What do Junior Graphic Designers do? (A day in the life in 3 different roles)

David Dinh
Jan 22, 2024

Ever been curious what a fresh grad does out of design school? Maybe you’re about to graduate, and you’re wondering what’s ahead of you. Job descriptions are typically pretty good at giving you an idea of what you’ll be doing in your role, but they’re rarely explicit enough to share all of the details.

Here’s some personal insight into what it was like working in a signage and print shop, a web design agency, and as a freelancer in the first few years coming out of college.

Working in print

With digital design being a lot more prominent, you likely won’t find many studios or agencies that specialize in print. However, there are plenty of print and signage shops. My first full-time role was a Junior Designer and Project Manager position at a print and signage company.

On any given day, you’d likely have these tasks (from most to least common):

  • Send and respond to emails
  • Make calls to clients and subcontractors
  • Production design (setting up print-ready files and vectorizing client assets)
  • Send client design proofs for approval
  • Double-check the quality of printed work before, during, and after production
  • Internal meetings to go over deadlines
  • Drive on-site to verify measurements and scope out the location where the signs would go
  • In-person meeting with clients to measure vehicles for wraps
  • Support the production team with overflow work

For me, the best parts of working in print were designing and seeing vehicle wraps come to life, creating murals and wall graphics for companies looking to “spice up” their offices, and the overall variety of work. You may not like this role if you dislike making phone calls, driving, managing others, or are looking to flex your creativity often.

Unfortunately, the pandemic ended my print career, sending me back to the job boards.

Working in web

A short time later (thank God), I found a role working as a Junior Designer at a web agency. It was a completely different role with a new set of responsibilities and skills to pick up while also allowing for a lot more creativity. It was fully remote due to unforeseen circumstances.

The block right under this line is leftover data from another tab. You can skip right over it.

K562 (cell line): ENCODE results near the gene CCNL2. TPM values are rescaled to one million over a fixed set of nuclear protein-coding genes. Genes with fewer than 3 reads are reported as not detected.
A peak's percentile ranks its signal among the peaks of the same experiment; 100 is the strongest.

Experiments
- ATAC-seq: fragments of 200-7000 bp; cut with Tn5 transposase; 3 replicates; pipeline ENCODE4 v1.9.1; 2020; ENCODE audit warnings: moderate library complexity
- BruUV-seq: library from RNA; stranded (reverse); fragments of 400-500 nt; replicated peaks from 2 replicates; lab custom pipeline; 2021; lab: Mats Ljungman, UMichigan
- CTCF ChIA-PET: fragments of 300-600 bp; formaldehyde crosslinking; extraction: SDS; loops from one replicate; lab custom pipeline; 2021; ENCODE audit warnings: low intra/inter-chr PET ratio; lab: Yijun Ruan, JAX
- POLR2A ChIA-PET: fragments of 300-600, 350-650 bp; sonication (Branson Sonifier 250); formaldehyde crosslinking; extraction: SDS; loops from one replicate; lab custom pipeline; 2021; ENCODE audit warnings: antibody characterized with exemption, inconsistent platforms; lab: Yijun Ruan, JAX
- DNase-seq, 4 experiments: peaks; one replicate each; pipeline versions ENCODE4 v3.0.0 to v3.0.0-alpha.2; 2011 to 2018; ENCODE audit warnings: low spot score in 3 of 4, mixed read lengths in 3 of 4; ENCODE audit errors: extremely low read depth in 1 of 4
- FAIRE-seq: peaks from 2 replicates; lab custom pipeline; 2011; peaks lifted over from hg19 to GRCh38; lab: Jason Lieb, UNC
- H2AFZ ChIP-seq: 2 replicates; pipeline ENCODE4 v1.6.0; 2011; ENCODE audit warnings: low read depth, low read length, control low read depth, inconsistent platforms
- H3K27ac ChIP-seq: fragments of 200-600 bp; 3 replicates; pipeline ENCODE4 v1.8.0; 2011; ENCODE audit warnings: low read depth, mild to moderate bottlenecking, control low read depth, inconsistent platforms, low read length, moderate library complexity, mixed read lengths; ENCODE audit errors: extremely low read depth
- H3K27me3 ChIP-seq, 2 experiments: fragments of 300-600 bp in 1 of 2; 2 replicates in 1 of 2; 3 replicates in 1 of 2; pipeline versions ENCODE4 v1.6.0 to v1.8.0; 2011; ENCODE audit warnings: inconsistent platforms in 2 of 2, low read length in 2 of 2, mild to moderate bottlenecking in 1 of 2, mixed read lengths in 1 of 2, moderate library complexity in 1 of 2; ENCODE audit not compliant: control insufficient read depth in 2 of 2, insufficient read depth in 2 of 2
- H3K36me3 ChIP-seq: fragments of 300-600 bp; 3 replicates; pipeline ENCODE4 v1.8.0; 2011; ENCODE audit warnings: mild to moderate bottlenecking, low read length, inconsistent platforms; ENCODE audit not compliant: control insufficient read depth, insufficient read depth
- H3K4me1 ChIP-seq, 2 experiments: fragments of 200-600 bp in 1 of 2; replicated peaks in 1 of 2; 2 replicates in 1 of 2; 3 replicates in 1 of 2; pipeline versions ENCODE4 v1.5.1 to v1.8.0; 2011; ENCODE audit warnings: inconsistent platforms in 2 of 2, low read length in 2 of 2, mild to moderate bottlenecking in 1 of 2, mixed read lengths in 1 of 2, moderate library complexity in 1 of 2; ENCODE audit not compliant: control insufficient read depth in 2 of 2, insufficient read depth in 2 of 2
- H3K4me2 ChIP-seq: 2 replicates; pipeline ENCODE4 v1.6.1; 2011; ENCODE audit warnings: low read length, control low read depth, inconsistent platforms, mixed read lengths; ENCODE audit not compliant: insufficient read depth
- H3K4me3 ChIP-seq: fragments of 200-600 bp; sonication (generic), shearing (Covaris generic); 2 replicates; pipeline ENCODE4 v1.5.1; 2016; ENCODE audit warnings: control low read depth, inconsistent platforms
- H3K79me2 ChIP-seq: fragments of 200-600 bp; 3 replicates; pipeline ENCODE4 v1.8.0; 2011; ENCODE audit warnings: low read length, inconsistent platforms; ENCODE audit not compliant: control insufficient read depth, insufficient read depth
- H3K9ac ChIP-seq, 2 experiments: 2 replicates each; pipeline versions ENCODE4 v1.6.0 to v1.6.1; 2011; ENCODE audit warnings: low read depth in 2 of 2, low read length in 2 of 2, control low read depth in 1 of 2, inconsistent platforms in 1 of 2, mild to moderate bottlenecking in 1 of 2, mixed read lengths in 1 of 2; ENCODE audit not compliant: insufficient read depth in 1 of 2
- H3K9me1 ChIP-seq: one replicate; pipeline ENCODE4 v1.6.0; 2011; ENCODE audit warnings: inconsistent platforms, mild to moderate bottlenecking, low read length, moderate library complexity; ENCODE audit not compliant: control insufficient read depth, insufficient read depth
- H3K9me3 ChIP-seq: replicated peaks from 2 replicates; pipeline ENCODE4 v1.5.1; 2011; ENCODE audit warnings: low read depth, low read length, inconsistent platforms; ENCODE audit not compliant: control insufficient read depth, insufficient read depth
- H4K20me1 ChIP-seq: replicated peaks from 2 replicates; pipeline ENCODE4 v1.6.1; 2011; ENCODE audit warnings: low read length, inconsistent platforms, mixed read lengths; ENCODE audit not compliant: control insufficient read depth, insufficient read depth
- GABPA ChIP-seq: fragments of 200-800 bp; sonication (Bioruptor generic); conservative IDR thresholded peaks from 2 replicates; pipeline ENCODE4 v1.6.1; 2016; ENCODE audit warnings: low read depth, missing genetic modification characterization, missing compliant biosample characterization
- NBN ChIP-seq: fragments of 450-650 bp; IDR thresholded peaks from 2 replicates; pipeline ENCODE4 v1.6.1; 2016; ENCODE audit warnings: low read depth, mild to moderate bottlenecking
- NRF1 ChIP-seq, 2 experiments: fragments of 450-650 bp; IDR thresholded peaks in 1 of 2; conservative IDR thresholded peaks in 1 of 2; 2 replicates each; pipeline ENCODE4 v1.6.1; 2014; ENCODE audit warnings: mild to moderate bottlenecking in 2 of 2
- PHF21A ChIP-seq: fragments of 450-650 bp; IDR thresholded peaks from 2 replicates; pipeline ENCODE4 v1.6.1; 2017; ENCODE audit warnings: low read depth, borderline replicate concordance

A typical day would consist of (from most to least common):

  • Using Photoshop to design custom web pages
  • Building and designing websites in WordPress using Divi
  • Tracking time spent on projects
  • Internal meetings and check-ins with Creative Directors
  • Presenting design concepts to clients
  • Using Divi and WordPress CMS to enter the client’s copy/images
  • Building out case studies from finished websites for the company's portfolio
  • Designing logos and brand collateral
  • Attending new project “kick-off” calls

With a print background, there was a learning curve to understanding how to design and build websites, but the agency setting allowed for a lot of creative freedom and exploration, which at least made it more fun. Having more senior designers to give feedback and share workflows with was also invaluable. This role may not be for you if you aren’t interested in learning coding or building out websites yourself.

Working for yourself

While you search for your full-time gig, you’ll likely come across friends or family looking for design work. I was fortunate enough to land some freelance work both alone and with another more experienced designer while job hunting.

The days were kind of all over the place. Between applying for jobs, I’d just have a couple hours set aside for any ongoing projects. Here are some of the things I worked on:

  • Designed logos for small businesses that friends and family were starting
  • Created a couple of brochures for a small business
  • After not getting a job at a print company, I was able to rework their logo instead
  • Brand collateral and photography for a bakery (working with another designer)
  • Volunteered to create animated social media videos for a non-profit

I’d recommend seeking out and taking on whatever freelance projects you can manage, especially early in your career while you’re still figuring things out. You’ll be exposed to new experiences and have the chance to work with clients and on projects that you wouldn’t otherwise have at work.

If you’re finding consistent work, you’ll have to ensure that you’re meeting tax obligations. This is a much larger conversation, so make sure that you’ve done your own research before jumping into freelancing!


There’s one commonality across all Junior Graphic Designer roles, and it’s that you’re probably not going to love everything that will be dropped on your plate. You’re going to have to be willing to learn new skills, expose yourself to new environments, and ultimately squeeze the most out of every role. When starting out the best thing you can do is to make sure that you’re not being taken advantage of, set boundaries if you can, and know that in time you’ll be past the junior stage with more creativity and opportunity on the horizon.

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